3. I LOVE #1 – “write the blog you want to read.” It’s such a simple idea, but one that’s so important. If you don’t like what you’re writing, why would anyone else? I definitely think being enthusiastic and passionate about what you’re writing and reading is a vital part of being a book blogger.

    1. Isn’t it? That advice really stuck with me when I first read it. I think a blogger’s love for what s/he’s writing shines through, if s/he’s really enjoying him/herself.

    1. Yes, I find them to be great guiding principles! And yeah…always more to learn, at least for me, where Twitter is concerned.

    1. I find that happens to me sometimes, so I try to keep my own advice in mind. It usually helps get me back on track!

    1. Thanks for your kind words! I’m happy you find this post useful. I’ve found the ideas in it infinitely helpful for staying on track.

  4. What a lovely blog you have. I really like your Reading Buddies idea.
    Your blogging thoughts are interesting,especially the one about following up. So often people think that it doesn’t matter if you leave someone hanging who counting on you.

    Re #2 it is very easy to forget to write what you want and not for someone else. I think we get used to that thinking in school when we try to write for our teachers. It is good advice to remember not to do that.

    1. Thank you! Reading Buddies is a project I’ve come to love quite a lot.

      I think maybe the Internet is a tough place for following up, just because we’ve usually never met the people we’re interacting with. It can be easy to forget they’re people and not just blog addresses, so they should be treated the way we’d treat people in real life.

      That’s a great point about learning to write for our teachers in school — I’d never considered that, but you’re absolutely right. Kind of like how I “learned” to think of classics as dull, difficult, and scary.

    1. Isn’t it, though? It really struck a chord with me when I first read it, and I’ve remembered it ever since.

  5. Erin–I love the way that you put it! Write the blog you want to read and write the blog you want to write. Such sound advice–so simple but sometimes it’s too easy to get caught up in all of the hoopla. You do a great job with your blog and making people feel at home–definitely someone people are naturally drawn to!

    1. Thank you, Trish! So simple, but harder to implement than it sounds, isn’t it? I often find myself returning to those principles to get myself back on track. I’m really happy to hear my blog is a welcoming place — that means a lot to me. I often think that because I’m not good at being personal on my blog (unlike some bloggers out there…*cough* YOU *cough*…) I might be harder to, I don’t know, get to know? Or something.

  6. Great tips!

    I always visit anyone who’s been kind enough to leave a comment when they’ve dropped by my blog, I think it’s common courtesy… Also, you never knnow what you might be missing!

    I used to get confused with Twitter, but I’m now on it more than anything else (except maybe my email!). If you’d like to add me then you can find me @nikkiann on Twitter.

    1. Thanks! I always try to visit back, too, though sometimes it takes me a few days when life gets in the way. It’s amazing how many people don’t think of that as common courtesy, and yes, they’re missing out on some great new blogger friends! Thanks for the offer of Twitter help. I’m working on that site, slowly but surely!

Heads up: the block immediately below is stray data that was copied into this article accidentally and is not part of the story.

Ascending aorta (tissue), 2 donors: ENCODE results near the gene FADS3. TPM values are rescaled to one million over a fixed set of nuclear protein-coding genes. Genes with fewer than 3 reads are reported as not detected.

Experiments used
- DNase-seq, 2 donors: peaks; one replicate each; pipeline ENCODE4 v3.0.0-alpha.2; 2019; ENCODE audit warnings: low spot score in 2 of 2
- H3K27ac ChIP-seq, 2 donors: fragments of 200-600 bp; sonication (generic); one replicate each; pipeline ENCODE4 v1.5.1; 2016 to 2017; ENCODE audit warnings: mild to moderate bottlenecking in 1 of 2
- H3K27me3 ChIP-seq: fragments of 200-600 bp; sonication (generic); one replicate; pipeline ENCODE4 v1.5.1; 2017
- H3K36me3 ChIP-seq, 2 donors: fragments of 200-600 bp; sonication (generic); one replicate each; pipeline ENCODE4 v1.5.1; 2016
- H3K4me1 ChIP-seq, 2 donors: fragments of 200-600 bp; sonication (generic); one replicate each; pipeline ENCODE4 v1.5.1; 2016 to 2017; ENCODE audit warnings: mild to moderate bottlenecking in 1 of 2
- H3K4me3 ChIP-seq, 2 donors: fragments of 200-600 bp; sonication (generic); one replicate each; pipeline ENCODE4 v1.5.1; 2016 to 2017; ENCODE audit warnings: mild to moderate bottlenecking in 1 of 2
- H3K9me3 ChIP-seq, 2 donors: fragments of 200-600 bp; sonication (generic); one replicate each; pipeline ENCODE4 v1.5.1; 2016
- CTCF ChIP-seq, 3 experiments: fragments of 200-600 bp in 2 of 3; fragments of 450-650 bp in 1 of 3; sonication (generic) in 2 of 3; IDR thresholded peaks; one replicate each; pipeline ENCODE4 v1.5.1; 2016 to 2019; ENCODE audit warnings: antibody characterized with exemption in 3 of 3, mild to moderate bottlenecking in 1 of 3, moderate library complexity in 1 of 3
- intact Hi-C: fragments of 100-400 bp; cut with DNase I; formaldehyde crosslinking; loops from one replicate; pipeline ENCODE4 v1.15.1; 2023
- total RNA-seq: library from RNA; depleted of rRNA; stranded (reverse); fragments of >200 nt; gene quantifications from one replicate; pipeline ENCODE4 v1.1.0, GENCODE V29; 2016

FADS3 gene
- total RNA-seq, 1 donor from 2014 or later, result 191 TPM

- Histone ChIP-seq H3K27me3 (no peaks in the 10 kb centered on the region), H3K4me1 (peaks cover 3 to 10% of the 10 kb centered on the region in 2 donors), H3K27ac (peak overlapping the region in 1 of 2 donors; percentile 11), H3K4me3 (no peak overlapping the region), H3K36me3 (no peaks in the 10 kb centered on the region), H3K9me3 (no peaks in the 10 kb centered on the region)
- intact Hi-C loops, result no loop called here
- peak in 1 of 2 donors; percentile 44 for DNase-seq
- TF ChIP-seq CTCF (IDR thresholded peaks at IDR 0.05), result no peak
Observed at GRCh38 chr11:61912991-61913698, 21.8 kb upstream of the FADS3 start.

1. Thanks, Melissa. I loved the challenge when Amy had us doing it for Bloggiesta. It was sort of a “WOW!” moment for me, and I’ve remembered it ever since. There’s some great advice in those comments — I hope you find something helpful!

  7. Great post with great advice. I feel like I’ve learned a lot this week, not only from your posts, but from all others who participated in BBAW. What a pity I don’t have time to participate in all this fun. Luckily I can read about it… 🙂

    1. Thanks! I’ve learned a ton this week, too. I love reading everyone’s different takes on the same topics. Any way you can participate at all is good!

  8. thank you so much for pointing me to all the great advice on twitter you got on day 3 here! That helped tons, now if my twitter would come back up I could go play! lol

    Love love love your first tip! And showing up is so important!

    Love your blog too! I browsed for awhile!

    1. I’m so glad you found it helpful. I know I did! I love that everyone was so ready and generous with their advice. One of the great things about this community. I’m glad my tips worked for you and that you enjoyed Erin Reads!

  9. Good suggestions all, especially #1 and #2. There’s so much advice out there about how to blog well, but people’s tastes are so different that there can’t possibly be one right way that will appeal to all blog readers or writers. Better to just please yourself.

    1. Thanks — I find it’s great advice and helps me stay on track all the time. You’re right, different things work for different people, and the only thing you can do is find out what YOU want to do!

  10. whenever i let thots of other’s expectations or opinion rule my writing even the least little bit i freeze up so ‘write the blog you want to read’ should be my mantra.

    i think i’ve seen the version ‘write the novel you want to read’ in one or more of the many writing books i’ve read. it strikes one immediately as so sage and yet so ‘duh!’ and yet so hard to follow because even if you manage to dampen the sound of the ‘shoulds’ coming in with the voices of friends, family and imaginary others there is always that nasty harpy sitting on your shoulder shoulding all over your spirit…how to shut her up…